Mortified and walking cockeyed with his hand over his crotch, Jake entered Dr. Bast’s office. He immediately recognized most of the pictorial art and statuary. And well he should, since both his parents taught ancient history. 

Dr. Bast spoke first in a soothing Middle Eastern accent: “So what brings you here today Jake?”

Jake proceeded to tell her about his wolf dream, waking up naked in the forest, his excursion with Detective Murphy, and the weird occurrences associated with the forest. 

Dr. Bast asked, “Have you ever read The Call of the Wild or White Fang by Jack London? 

Jake answered, “I read them both a few years ago. What does that have to do with any of this?”

Dr. Bast said, “They address the conflict between the quest for personal freedom and society’s expectations. The wolf has always been a symbol of the instinctive personal freedom society wants to repress. It’s possible your imagination is venting your discontent with a civilized existence. Very often, the human imagination creates an alternate reality that can seem very real. It can carry us to places beyond the stars and beneath the earth.”

Jake asked, “Are you saying I imagined the whole thing?”

Dr. Bast said, “I cannot say for sure. Perhaps, there is a great reservoir of truth that pools around us unseen, and every now and then it leaks into the mind of exceptional individuals. Or, perhaps, you have succumbed to the influence of the pervasive superstition that surrounds the forest. For example, you told me that the detective and others believe that the forest is jinxed. Perhaps, their sentiments rubbed off on you. Do you have a history of sleepwalking?”

Jake said, “No. Never. And I’m new to town, so the things the detective said about the forest were all news to me.”

At that moment Dr. Sekhmet, her colleague, entered and said, “The German philosopher Gustav Fechner believed that the Earth is sentient, and the projection of its soul can create visions—our creatures of legend if you will. Maybe the earth found you psychically sensitive and wanted to communicate with you. Perhaps, it was telling you it wants to keep that forest pristine by killing off interlopers and then swallowing them up.”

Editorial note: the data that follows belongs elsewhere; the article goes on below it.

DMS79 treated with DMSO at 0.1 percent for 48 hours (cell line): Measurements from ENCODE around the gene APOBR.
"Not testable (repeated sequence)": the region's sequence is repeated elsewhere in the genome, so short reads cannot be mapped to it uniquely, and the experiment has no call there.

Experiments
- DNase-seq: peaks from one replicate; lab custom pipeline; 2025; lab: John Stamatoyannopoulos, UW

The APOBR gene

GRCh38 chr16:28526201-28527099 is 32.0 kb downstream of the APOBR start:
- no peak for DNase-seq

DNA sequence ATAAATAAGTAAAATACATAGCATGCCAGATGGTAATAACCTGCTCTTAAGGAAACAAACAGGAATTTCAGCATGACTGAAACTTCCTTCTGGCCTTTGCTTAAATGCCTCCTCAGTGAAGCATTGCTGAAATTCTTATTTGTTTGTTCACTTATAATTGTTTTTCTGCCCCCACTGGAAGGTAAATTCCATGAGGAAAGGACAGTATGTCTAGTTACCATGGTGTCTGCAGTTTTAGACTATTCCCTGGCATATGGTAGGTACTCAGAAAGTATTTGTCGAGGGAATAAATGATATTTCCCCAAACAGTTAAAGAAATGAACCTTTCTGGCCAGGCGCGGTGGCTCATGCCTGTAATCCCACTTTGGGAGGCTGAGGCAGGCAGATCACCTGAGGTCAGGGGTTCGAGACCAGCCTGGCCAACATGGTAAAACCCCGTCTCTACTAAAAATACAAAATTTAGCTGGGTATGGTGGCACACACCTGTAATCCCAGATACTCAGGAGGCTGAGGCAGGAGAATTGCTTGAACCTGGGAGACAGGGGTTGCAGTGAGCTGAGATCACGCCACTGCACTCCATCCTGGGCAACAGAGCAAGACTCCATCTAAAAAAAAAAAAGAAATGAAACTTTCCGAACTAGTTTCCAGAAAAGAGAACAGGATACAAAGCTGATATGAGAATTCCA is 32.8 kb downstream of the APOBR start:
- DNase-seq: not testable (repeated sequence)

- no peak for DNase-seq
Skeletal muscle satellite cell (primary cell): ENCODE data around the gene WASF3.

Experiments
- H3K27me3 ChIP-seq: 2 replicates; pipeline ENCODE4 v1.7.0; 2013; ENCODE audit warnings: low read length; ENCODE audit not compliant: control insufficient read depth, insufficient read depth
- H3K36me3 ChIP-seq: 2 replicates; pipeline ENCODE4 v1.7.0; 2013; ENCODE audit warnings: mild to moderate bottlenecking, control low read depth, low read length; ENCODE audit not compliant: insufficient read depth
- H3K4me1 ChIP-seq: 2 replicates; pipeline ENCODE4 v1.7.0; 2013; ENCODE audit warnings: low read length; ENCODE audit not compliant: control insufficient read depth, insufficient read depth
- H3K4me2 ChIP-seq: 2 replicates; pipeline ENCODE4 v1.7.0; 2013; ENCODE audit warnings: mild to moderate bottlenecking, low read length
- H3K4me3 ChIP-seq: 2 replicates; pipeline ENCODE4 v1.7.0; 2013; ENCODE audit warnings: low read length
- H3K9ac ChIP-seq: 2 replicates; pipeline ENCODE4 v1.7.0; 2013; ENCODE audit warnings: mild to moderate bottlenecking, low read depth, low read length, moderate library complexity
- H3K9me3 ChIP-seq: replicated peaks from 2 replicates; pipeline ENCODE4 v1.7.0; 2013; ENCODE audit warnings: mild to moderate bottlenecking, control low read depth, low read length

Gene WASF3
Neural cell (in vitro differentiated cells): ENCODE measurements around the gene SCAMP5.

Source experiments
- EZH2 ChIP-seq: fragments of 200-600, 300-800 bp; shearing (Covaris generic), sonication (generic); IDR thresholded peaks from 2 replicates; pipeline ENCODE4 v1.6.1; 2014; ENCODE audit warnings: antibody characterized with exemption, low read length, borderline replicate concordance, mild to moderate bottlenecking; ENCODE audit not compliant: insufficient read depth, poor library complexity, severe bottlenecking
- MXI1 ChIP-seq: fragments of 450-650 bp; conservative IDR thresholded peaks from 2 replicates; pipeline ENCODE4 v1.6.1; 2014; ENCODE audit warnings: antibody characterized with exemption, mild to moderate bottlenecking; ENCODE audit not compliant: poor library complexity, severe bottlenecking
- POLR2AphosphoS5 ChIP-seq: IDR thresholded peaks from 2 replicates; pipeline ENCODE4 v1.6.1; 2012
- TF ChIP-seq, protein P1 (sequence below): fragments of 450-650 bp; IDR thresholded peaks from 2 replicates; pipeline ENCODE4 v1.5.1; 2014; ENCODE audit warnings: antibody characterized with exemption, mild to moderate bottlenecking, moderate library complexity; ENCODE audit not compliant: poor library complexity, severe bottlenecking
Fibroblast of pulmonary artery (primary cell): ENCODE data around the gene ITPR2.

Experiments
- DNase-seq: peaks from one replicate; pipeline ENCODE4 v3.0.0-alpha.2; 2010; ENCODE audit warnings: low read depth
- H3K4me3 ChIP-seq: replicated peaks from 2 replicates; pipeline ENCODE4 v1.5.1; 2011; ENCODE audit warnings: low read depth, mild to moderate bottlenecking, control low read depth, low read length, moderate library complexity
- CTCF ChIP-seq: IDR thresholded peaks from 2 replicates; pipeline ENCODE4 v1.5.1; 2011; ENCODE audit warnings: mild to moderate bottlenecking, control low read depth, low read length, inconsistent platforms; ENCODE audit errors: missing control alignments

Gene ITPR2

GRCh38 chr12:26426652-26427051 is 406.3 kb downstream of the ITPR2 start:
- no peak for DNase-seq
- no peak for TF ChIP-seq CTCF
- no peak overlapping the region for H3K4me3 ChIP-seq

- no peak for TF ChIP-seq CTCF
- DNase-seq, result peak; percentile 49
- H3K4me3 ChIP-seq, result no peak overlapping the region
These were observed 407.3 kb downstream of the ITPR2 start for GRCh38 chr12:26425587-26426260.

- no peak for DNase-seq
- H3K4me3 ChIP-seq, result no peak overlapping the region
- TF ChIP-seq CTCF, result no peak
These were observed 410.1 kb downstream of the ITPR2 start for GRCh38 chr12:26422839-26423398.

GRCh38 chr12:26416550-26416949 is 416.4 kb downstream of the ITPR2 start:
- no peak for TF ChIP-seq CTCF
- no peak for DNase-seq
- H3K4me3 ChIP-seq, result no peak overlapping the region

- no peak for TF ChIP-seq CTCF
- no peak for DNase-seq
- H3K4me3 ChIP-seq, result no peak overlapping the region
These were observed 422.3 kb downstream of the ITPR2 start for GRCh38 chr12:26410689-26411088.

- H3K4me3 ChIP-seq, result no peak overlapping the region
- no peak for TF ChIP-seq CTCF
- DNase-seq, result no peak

Jake said, “That’s sounds even more ridiculous than what Dr. Bast said a moment ago.”

Dr. Bast said, “Well, if everything happened as you said it did, and your claim to sanity is valid, then my animistic, psychophysical explanation is as good as any. I suggest that you go back into the woods and revisit the spot in question by yourself. Tonight, in fact. It will be a full moon, so you’ll have plenty of light to find your way.” 

Jake asked, “At night?”

Dr. Bast said, “The spookier the better. After all, that’s when the missing man was supposedly killed, was it not? So, if there’s anything to see, it will be after the sun has gone down. Now, I have other patients waiting. I’ll bill the Police for your session as you requested.

The Strain of the Primitive

Jake was not thrilled about returning to the forest, especially in the dark. But he was curious, if only to resolve the issue of his sanity. Why had he been sprawled naked on the ground covered in somebody else’s blood?

And there was that tug or push—he couldn’t tell which—compelling him to return to the forest. It wasn’t a thought or an abstract idea, but rather a visceral impulse that seemed to control him, the way a puppeteer pulls the strings on a marionette. Somebody or something was driving the bus, and the only thing he knew for sure was that he was a passenger.